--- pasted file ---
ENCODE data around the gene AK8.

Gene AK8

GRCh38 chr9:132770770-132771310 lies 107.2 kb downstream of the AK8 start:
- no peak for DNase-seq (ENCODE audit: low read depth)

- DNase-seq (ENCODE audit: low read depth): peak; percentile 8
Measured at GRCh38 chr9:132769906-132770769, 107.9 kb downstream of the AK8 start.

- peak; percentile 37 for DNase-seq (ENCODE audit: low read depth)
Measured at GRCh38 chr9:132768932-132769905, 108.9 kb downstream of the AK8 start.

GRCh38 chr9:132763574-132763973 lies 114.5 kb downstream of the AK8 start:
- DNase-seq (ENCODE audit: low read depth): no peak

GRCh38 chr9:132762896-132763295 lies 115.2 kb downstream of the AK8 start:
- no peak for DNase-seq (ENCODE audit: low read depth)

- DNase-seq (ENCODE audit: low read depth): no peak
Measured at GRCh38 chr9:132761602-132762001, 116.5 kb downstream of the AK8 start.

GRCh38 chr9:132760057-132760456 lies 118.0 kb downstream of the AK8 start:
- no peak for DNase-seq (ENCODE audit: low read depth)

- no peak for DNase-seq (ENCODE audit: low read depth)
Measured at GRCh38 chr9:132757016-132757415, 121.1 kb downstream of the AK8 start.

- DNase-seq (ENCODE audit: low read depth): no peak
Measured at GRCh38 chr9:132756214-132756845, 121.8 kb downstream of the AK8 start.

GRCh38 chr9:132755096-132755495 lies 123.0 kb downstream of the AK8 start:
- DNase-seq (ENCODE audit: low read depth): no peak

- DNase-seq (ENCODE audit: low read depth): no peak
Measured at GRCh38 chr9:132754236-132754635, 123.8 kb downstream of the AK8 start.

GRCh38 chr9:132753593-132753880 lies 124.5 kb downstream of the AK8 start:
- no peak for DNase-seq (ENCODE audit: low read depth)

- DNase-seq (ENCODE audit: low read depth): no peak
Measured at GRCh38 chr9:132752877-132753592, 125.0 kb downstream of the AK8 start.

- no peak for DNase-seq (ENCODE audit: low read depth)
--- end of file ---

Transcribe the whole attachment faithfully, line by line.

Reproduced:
ENCODE data around the gene AK8.

Gene AK8

GRCh38 chr9:132770770-132771310 lies 107.2 kb downstream of the AK8 start:
- no peak for DNase-seq (ENCODE audit: low read depth)

- DNase-seq (ENCODE audit: low read depth): peak; percentile 8
Measured at GRCh38 chr9:132769906-132770769, 107.9 kb downstream of the AK8 start.

- peak; percentile 37 for DNase-seq (ENCODE audit: low read depth)
Measured at GRCh38 chr9:132768932-132769905, 108.9 kb downstream of the AK8 start.

GRCh38 chr9:132763574-132763973 lies 114.5 kb downstream of the AK8 start:
- DNase-seq (ENCODE audit: low read depth): no peak

GRCh38 chr9:132762896-132763295 lies 115.2 kb downstream of the AK8 start:
- no peak for DNase-seq (ENCODE audit: low read depth)

- DNase-seq (ENCODE audit: low read depth): no peak
Measured at GRCh38 chr9:132761602-132762001, 116.5 kb downstream of the AK8 start.

GRCh38 chr9:132760057-132760456 lies 118.0 kb downstream of the AK8 start:
- no peak for DNase-seq (ENCODE audit: low read depth)

- no peak for DNase-seq (ENCODE audit: low read depth)
Measured at GRCh38 chr9:132757016-132757415, 121.1 kb downstream of the AK8 start.

- DNase-seq (ENCODE audit: low read depth): no peak
Measured at GRCh38 chr9:132756214-132756845, 121.8 kb downstream of the AK8 start.

GRCh38 chr9:132755096-132755495 lies 123.0 kb downstream of the AK8 start:
- DNase-seq (ENCODE audit: low read depth): no peak

- DNase-seq (ENCODE audit: low read depth): no peak
Measured at GRCh38 chr9:132754236-132754635, 123.8 kb downstream of the AK8 start.

GRCh38 chr9:132753593-132753880 lies 124.5 kb downstream of the AK8 start:
- no peak for DNase-seq (ENCODE audit: low read depth)

- DNase-seq (ENCODE audit: low read depth): no peak
Measured at GRCh38 chr9:132752877-132753592, 125.0 kb downstream of the AK8 start.

- no peak for DNase-seq (ENCODE audit: low read depth)